Phenomenology, one of the qualitative research methods, which is an important method in dealing with social problems in depth, was adopted in the study . This method provides answers to the research questions determined at the beginning with the data ob tained from the participants through the interview . In addition, since phenomenology is a qualitative research method, it can help to eliminate the negative aspects of common method biases caused by quantitative research data . Because the participants can answer the question in a limited scope in quantitative research.
A participant consent form was presented to the participants regarding the purpose, title, content, possible risks, and other ethical issues of the study. This form was explained in detail to all individuals. 32 young and 49 elderly people who did not want to participate in the study were not asked any questions and were excluded from the study.
Inspiration Point and Sampling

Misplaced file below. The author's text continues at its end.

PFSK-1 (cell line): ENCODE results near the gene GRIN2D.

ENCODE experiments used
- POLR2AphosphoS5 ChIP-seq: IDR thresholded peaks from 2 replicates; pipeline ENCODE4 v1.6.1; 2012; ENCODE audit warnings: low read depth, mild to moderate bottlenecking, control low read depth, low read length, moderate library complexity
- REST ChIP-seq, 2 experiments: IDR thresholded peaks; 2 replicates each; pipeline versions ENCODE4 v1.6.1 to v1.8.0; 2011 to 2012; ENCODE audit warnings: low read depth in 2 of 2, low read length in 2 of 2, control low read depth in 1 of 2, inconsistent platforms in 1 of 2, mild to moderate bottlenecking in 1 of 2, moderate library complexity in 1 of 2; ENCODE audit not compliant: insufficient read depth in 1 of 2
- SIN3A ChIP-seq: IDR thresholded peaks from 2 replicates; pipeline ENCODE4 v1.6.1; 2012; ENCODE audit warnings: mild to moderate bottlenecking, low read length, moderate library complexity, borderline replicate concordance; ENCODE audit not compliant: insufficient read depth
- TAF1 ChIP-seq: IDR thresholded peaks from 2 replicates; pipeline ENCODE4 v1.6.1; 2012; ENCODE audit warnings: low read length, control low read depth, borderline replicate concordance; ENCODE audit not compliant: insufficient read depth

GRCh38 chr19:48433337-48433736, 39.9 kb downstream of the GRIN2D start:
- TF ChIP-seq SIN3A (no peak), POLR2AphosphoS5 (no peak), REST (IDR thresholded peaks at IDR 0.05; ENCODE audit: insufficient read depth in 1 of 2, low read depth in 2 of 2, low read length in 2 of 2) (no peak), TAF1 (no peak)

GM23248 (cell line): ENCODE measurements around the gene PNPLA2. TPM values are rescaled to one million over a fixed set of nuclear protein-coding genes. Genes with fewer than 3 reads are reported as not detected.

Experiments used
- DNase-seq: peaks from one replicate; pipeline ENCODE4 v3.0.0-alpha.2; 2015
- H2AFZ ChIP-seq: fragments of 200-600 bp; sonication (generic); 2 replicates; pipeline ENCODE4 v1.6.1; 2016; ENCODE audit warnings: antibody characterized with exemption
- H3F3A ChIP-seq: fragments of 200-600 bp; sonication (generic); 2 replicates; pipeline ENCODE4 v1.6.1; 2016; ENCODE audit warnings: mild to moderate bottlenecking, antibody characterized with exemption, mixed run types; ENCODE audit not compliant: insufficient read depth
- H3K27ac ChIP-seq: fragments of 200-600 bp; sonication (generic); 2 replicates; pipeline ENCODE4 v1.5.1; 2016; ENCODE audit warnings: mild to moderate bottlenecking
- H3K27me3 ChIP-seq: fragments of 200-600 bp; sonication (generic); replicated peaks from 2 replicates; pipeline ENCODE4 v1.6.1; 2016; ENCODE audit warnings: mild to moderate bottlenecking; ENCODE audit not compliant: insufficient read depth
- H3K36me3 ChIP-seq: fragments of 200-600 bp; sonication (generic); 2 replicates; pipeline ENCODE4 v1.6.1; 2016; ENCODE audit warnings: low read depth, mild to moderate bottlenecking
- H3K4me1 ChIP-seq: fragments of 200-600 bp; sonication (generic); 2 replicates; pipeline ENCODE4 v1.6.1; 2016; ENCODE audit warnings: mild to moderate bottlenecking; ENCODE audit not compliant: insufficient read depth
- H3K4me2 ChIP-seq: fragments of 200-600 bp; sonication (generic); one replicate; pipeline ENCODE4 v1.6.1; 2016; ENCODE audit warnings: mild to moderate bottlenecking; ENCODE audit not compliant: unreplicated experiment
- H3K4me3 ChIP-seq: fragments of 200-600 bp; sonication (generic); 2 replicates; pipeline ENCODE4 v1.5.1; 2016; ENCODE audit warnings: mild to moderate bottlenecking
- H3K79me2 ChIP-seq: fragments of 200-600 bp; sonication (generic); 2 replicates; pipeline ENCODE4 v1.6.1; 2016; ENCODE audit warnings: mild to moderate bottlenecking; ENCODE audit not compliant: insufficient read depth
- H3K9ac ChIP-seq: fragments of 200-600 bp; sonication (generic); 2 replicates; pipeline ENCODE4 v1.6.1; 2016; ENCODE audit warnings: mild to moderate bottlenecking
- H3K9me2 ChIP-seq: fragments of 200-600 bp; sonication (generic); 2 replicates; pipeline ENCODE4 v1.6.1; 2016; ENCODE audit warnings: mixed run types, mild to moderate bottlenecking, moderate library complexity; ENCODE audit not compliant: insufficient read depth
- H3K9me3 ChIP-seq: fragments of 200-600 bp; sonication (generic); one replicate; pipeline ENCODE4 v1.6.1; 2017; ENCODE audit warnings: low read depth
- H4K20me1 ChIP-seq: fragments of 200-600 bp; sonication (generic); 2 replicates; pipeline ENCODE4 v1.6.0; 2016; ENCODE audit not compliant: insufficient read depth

Ageism is increasing day by day due to the gradual increase in the elderly population and the regressions in old age [12-15]. Ageism causes discourse due to the cyber and technological developments and declines related to aging [13-15]. The effects of these discourses on successful aging in aging constitute the subject of the research. In this context, the research questions were determined as follows: What are the effects of ageism discourse in aging on successful aging? In this context, what are the dimensions/factors of Ageism Discourse? After these questions were determined, the target sample group for the research was determined. As the age group most affected by the discourse, individuals aged 65 and over were determined as the target sample group. The age range of 15 to 25 age was chosen for the young sample. It is very difficult to reach the target sample in the qualitative research method. Therefore, the target sample should be limited.